The Lencer laboratory studies the cell and molecular biology of vesicular transport in polarized epithelial cells and regulation of ion transport in the intestine. These projects relate to how intestinal epithelial cells interact with the luminal and sub-epithelial microenvironment, and to the biology of bacterial pathogenesis and mucosal host defense.
In one project, we have discovered how the enteric bacterial toxin, cholera toxin (CT), breeches the intestinal epithelial barrier and enters host epithelial cells to cause disease. CT and the other AB5-subunit toxins hijack membrane lipids and the cellular and molecular mechanisms of retrograde membrane transport to move from the plasma membrane into the endoplasmic reticulum (ER) of affected cells. Once in the ER, a portion of the toxin, the A1-chain, co-opts components of ERAD (ER-associated degradation) to retro-translocate to the cytosol where it acts enzymatically to cause disease. The pathway from PM to ER and cytosol can be viewed in some ways as almost the total reverse of protein biosynthesis. We use cell-culture and biochemical model systems, and have recently defined the zebrafish as a genetic model for studies on toxin transport into the ER and retro-translocation to the cytosol. Both reverse and forward genetics are possible. Thirteen mutant fish resistant to intoxication have been identified by forward genetic screen.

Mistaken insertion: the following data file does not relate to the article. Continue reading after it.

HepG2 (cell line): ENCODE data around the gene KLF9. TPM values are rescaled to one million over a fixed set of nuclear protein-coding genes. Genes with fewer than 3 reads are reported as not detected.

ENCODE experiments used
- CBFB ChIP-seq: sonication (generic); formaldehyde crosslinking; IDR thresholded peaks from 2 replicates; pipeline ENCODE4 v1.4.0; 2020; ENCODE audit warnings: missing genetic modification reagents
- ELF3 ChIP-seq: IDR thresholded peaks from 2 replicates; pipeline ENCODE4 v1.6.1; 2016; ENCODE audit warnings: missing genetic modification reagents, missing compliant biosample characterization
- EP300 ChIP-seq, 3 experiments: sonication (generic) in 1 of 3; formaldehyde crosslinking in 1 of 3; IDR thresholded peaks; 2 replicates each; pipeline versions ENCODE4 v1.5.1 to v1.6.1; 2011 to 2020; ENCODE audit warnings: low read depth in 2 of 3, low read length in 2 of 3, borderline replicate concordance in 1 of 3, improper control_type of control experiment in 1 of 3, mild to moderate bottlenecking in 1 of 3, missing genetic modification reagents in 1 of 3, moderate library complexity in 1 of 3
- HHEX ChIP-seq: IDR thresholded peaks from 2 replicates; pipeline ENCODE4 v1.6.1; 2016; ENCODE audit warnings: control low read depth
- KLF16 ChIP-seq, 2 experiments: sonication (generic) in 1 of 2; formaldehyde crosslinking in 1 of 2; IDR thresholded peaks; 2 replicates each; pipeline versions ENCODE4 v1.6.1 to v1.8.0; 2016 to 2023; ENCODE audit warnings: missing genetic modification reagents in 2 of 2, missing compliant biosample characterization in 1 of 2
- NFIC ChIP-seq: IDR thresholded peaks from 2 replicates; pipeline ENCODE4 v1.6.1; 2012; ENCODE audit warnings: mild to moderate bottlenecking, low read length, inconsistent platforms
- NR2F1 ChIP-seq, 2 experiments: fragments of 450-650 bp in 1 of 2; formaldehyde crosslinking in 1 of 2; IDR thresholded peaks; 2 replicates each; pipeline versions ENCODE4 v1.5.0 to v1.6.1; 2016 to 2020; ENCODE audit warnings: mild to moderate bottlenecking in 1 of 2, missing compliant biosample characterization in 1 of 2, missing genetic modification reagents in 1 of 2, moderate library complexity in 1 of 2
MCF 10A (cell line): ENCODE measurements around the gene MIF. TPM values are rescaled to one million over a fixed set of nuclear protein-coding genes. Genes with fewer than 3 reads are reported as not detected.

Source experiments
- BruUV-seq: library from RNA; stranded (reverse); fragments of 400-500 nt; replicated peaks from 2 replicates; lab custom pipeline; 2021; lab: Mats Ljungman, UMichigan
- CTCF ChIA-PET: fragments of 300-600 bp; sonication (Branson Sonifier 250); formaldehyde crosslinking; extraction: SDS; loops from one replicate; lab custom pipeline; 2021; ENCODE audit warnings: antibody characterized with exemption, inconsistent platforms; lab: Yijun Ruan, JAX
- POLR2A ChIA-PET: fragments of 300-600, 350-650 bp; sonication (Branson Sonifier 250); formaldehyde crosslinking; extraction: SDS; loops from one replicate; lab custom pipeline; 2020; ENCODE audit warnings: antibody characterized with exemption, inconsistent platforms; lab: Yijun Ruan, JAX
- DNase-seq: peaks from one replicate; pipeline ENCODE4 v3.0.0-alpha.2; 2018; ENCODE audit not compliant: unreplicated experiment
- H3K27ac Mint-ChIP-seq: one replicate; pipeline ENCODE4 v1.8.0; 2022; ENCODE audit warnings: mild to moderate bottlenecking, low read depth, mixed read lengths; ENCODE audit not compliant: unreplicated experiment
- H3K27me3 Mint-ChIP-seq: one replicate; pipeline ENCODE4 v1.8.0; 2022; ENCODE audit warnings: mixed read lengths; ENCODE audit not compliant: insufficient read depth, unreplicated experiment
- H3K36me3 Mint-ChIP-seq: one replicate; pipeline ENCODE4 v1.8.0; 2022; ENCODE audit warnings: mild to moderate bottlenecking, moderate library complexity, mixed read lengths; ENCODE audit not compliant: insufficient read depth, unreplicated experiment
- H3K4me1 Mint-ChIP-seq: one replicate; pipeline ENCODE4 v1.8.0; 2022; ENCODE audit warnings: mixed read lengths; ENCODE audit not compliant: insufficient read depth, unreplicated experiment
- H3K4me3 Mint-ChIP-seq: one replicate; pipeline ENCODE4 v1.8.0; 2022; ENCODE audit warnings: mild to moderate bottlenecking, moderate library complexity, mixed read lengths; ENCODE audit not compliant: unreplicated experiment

In another project, we study how IgG is transported by the Fcγ-receptor FcRn across epithelial barriers to affect mucosal immunity and host defense. Here, the pathway taken by FcRn across the cell is bidirectional and avoids the late-endosome and lysosome. These studies are cell-culture based using gene-silencing driven by conditional promoters to examine the membrane biology that explains sorting of the receptor in this pathway.
In a third area of interest, we aim to understand the regulation of Cl- secretion and water transport in the intestine. These studies address the biology of several ion transporters responsible for secretory diarrhea.